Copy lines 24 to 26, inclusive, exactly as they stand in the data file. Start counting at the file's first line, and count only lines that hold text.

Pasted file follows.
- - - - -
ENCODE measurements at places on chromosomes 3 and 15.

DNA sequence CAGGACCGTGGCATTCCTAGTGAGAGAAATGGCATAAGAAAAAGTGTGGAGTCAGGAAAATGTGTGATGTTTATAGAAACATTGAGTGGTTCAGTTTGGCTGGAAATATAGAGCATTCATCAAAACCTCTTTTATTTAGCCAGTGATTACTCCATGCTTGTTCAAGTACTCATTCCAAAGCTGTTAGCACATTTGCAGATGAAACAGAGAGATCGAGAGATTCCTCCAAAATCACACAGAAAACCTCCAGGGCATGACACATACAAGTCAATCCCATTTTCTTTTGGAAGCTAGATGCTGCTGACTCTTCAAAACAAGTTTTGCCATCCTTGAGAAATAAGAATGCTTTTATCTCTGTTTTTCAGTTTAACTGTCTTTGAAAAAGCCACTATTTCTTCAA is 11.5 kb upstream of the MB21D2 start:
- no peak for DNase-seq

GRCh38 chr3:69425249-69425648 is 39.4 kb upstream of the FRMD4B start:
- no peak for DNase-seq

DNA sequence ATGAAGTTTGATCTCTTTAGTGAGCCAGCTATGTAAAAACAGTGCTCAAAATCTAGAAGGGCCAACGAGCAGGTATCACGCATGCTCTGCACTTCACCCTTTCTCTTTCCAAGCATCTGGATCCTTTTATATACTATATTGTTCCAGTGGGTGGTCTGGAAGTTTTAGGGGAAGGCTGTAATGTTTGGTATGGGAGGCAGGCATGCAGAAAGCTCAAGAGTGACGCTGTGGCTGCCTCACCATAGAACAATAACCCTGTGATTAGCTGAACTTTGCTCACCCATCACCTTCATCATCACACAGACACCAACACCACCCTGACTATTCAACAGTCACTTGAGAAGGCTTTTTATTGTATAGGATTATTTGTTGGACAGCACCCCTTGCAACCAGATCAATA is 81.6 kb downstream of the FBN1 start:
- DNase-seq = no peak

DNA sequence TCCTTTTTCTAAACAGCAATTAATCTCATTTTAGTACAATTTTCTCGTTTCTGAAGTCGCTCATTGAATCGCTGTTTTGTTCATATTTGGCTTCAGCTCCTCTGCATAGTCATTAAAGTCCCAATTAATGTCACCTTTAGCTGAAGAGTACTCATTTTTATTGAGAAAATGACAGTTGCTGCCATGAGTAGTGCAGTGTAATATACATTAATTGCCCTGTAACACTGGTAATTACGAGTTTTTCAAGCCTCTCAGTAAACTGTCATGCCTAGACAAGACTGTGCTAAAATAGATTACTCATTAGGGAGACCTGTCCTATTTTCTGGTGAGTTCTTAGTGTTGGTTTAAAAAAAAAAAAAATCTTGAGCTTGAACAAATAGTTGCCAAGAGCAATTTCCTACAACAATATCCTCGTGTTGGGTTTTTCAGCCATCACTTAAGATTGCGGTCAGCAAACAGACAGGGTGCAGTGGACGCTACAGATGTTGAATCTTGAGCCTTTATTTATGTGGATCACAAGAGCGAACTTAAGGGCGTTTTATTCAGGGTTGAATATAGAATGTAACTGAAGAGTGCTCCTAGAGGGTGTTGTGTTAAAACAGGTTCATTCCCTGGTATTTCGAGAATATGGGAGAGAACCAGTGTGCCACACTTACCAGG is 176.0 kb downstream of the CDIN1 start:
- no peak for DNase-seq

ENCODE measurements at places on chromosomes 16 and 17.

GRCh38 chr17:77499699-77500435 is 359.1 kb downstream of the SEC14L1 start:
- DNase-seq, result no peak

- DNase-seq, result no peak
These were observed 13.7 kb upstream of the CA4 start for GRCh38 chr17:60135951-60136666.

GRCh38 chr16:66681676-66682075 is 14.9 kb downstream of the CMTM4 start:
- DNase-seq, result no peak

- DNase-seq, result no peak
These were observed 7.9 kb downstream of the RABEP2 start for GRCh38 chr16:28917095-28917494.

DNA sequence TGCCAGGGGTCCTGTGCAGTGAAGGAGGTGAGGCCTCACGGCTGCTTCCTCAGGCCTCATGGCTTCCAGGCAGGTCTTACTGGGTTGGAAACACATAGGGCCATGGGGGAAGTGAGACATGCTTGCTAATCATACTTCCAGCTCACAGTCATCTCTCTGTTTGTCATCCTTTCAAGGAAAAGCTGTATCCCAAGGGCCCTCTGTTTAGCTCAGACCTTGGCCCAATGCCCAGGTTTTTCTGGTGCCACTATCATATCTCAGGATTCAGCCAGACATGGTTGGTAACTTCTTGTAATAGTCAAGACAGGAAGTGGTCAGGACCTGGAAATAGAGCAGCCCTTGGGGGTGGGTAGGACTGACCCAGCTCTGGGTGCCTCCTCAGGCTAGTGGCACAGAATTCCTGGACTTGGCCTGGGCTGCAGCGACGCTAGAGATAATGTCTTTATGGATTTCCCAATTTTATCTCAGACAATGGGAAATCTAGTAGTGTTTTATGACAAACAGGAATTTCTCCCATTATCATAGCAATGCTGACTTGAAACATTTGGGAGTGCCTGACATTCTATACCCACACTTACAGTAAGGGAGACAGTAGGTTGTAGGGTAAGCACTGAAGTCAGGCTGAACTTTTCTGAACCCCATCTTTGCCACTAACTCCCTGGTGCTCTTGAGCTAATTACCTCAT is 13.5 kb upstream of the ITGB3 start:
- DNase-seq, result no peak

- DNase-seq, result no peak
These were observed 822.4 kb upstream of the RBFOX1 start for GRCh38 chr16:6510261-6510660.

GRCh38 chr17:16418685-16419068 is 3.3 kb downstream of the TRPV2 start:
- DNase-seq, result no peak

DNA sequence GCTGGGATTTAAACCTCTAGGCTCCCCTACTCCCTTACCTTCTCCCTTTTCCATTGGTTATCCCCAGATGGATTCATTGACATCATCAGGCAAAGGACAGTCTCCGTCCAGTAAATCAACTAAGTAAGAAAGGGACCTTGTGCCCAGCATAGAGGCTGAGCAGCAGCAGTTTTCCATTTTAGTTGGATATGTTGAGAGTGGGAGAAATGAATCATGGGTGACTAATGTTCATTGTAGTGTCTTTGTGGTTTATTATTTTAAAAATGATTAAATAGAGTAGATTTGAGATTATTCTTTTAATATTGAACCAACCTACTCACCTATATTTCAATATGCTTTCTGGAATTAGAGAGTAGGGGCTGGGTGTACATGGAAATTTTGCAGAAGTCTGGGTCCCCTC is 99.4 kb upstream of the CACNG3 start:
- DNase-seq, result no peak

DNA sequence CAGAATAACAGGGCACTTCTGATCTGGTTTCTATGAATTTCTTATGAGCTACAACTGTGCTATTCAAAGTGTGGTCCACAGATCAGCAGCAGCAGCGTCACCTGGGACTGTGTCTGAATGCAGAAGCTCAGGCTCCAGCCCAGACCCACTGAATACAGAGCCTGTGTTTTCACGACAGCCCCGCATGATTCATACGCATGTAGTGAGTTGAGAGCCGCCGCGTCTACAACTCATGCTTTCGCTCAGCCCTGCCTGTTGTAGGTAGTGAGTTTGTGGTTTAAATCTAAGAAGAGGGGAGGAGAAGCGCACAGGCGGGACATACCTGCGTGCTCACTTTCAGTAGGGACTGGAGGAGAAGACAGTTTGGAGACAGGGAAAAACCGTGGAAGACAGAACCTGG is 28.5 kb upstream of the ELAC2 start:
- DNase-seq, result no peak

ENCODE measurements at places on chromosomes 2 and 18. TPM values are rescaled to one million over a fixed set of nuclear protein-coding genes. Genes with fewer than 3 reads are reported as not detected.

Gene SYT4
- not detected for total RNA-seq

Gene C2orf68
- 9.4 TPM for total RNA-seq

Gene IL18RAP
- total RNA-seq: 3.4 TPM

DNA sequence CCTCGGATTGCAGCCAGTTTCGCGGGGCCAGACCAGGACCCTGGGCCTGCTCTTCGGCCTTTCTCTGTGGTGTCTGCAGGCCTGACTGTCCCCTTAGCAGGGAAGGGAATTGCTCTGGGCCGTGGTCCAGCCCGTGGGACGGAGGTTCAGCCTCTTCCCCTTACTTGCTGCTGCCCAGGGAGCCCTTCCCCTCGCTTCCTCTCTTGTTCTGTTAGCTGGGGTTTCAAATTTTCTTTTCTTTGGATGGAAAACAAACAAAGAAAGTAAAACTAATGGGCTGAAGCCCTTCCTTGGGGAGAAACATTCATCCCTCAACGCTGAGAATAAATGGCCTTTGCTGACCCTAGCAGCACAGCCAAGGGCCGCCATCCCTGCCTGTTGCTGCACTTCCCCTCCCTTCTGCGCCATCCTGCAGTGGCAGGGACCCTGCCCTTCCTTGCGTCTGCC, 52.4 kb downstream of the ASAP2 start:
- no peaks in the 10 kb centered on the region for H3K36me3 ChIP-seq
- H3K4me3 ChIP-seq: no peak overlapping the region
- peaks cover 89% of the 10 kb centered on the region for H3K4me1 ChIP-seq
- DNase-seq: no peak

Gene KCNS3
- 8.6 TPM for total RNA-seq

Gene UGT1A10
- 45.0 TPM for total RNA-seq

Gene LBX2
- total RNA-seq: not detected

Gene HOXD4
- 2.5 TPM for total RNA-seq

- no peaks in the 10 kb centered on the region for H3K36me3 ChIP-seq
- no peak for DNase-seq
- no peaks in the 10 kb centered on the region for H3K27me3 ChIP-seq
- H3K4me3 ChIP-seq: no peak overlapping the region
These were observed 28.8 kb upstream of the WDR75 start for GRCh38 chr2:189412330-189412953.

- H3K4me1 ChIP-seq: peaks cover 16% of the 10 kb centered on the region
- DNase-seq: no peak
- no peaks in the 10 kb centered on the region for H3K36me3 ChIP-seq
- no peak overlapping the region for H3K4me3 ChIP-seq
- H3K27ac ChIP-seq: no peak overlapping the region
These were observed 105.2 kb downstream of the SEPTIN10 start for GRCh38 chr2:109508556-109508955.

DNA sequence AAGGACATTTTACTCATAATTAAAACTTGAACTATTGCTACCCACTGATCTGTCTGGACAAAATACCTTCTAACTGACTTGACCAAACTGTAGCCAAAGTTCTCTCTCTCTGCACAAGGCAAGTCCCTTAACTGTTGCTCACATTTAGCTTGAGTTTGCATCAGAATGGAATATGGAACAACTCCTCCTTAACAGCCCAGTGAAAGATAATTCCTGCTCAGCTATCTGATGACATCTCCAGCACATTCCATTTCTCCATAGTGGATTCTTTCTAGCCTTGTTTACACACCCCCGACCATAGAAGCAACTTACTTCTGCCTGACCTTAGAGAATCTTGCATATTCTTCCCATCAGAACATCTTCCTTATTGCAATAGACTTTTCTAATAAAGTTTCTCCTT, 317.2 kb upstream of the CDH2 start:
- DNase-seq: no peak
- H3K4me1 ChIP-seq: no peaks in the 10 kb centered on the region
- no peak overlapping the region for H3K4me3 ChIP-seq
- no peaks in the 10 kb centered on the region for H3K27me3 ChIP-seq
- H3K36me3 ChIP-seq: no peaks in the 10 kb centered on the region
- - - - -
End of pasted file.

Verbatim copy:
- DNase-seq, result no peak

DNA sequence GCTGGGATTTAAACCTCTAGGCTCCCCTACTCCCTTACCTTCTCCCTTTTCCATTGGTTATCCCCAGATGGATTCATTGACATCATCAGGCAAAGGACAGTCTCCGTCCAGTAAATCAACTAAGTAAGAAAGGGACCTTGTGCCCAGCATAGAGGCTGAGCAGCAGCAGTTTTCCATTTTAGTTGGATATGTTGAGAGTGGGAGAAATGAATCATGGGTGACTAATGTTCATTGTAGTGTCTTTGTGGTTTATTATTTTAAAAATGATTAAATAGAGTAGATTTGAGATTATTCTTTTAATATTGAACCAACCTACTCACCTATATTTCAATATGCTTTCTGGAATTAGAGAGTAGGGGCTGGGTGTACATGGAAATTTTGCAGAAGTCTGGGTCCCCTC is 99.4 kb upstream of the CACNG3 start:
- DNase-seq, result no peak